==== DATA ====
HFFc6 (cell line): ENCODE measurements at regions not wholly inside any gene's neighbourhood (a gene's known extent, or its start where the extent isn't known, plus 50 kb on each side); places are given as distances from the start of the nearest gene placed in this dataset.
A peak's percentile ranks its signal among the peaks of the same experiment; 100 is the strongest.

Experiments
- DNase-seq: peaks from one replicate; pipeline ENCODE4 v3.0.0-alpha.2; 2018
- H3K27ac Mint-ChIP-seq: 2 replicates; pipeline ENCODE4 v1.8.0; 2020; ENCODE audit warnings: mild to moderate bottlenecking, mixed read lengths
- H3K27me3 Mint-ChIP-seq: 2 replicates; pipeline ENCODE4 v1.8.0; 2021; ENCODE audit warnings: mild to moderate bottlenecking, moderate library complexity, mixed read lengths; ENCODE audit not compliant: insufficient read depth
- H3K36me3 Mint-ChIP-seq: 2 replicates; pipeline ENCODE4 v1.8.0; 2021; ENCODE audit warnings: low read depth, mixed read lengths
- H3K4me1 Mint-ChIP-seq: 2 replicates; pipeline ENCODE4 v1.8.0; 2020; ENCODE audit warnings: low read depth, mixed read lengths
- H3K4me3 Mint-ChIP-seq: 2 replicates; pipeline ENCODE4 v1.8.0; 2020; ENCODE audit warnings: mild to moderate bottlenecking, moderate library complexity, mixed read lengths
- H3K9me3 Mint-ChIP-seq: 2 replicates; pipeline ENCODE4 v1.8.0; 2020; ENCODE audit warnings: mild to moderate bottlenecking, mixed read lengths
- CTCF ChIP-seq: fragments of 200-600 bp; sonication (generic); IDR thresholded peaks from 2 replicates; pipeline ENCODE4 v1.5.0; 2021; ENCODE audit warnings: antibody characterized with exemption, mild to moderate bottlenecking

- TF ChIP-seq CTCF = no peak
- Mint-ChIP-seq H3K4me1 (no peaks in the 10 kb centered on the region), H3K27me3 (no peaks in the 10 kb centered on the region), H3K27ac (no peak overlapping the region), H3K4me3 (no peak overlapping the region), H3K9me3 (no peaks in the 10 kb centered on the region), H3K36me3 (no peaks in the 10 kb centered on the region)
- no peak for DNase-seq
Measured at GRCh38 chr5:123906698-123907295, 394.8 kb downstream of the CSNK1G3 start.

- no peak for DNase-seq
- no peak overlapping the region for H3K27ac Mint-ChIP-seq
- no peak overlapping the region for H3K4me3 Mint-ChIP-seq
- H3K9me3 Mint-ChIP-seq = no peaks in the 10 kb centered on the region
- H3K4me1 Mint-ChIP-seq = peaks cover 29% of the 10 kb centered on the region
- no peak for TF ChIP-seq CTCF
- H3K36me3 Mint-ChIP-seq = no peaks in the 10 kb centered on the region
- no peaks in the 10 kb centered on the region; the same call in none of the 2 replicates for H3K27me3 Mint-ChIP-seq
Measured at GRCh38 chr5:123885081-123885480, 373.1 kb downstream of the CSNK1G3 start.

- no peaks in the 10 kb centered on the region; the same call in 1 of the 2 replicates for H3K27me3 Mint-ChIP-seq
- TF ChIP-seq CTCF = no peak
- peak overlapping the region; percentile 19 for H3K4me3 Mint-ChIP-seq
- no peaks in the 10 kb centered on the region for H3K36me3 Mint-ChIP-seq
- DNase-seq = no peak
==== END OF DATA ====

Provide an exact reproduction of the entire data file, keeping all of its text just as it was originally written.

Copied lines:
HFFc6 (cell line): ENCODE measurements at regions not wholly inside any gene's neighbourhood (a gene's known extent, or its start where the extent isn't known, plus 50 kb on each side); places are given as distances from the start of the nearest gene placed in this dataset.
A peak's percentile ranks its signal among the peaks of the same experiment; 100 is the strongest.

Experiments
- DNase-seq: peaks from one replicate; pipeline ENCODE4 v3.0.0-alpha.2; 2018
- H3K27ac Mint-ChIP-seq: 2 replicates; pipeline ENCODE4 v1.8.0; 2020; ENCODE audit warnings: mild to moderate bottlenecking, mixed read lengths
- H3K27me3 Mint-ChIP-seq: 2 replicates; pipeline ENCODE4 v1.8.0; 2021; ENCODE audit warnings: mild to moderate bottlenecking, moderate library complexity, mixed read lengths; ENCODE audit not compliant: insufficient read depth
- H3K36me3 Mint-ChIP-seq: 2 replicates; pipeline ENCODE4 v1.8.0; 2021; ENCODE audit warnings: low read depth, mixed read lengths
- H3K4me1 Mint-ChIP-seq: 2 replicates; pipeline ENCODE4 v1.8.0; 2020; ENCODE audit warnings: low read depth, mixed read lengths
- H3K4me3 Mint-ChIP-seq: 2 replicates; pipeline ENCODE4 v1.8.0; 2020; ENCODE audit warnings: mild to moderate bottlenecking, moderate library complexity, mixed read lengths
- H3K9me3 Mint-ChIP-seq: 2 replicates; pipeline ENCODE4 v1.8.0; 2020; ENCODE audit warnings: mild to moderate bottlenecking, mixed read lengths
- CTCF ChIP-seq: fragments of 200-600 bp; sonication (generic); IDR thresholded peaks from 2 replicates; pipeline ENCODE4 v1.5.0; 2021; ENCODE audit warnings: antibody characterized with exemption, mild to moderate bottlenecking

- TF ChIP-seq CTCF = no peak
- Mint-ChIP-seq H3K4me1 (no peaks in the 10 kb centered on the region), H3K27me3 (no peaks in the 10 kb centered on the region), H3K27ac (no peak overlapping the region), H3K4me3 (no peak overlapping the region), H3K9me3 (no peaks in the 10 kb centered on the region), H3K36me3 (no peaks in the 10 kb centered on the region)
- no peak for DNase-seq
Measured at GRCh38 chr5:123906698-123907295, 394.8 kb downstream of the CSNK1G3 start.

- no peak for DNase-seq
- no peak overlapping the region for H3K27ac Mint-ChIP-seq
- no peak overlapping the region for H3K4me3 Mint-ChIP-seq
- H3K9me3 Mint-ChIP-seq = no peaks in the 10 kb centered on the region
- H3K4me1 Mint-ChIP-seq = peaks cover 29% of the 10 kb centered on the region
- no peak for TF ChIP-seq CTCF
- H3K36me3 Mint-ChIP-seq = no peaks in the 10 kb centered on the region
- no peaks in the 10 kb centered on the region; the same call in none of the 2 replicates for H3K27me3 Mint-ChIP-seq
Measured at GRCh38 chr5:123885081-123885480, 373.1 kb downstream of the CSNK1G3 start.

- no peaks in the 10 kb centered on the region; the same call in 1 of the 2 replicates for H3K27me3 Mint-ChIP-seq
- TF ChIP-seq CTCF = no peak
- peak overlapping the region; percentile 19 for H3K4me3 Mint-ChIP-seq
- no peaks in the 10 kb centered on the region for H3K36me3 Mint-ChIP-seq
- DNase-seq = no peak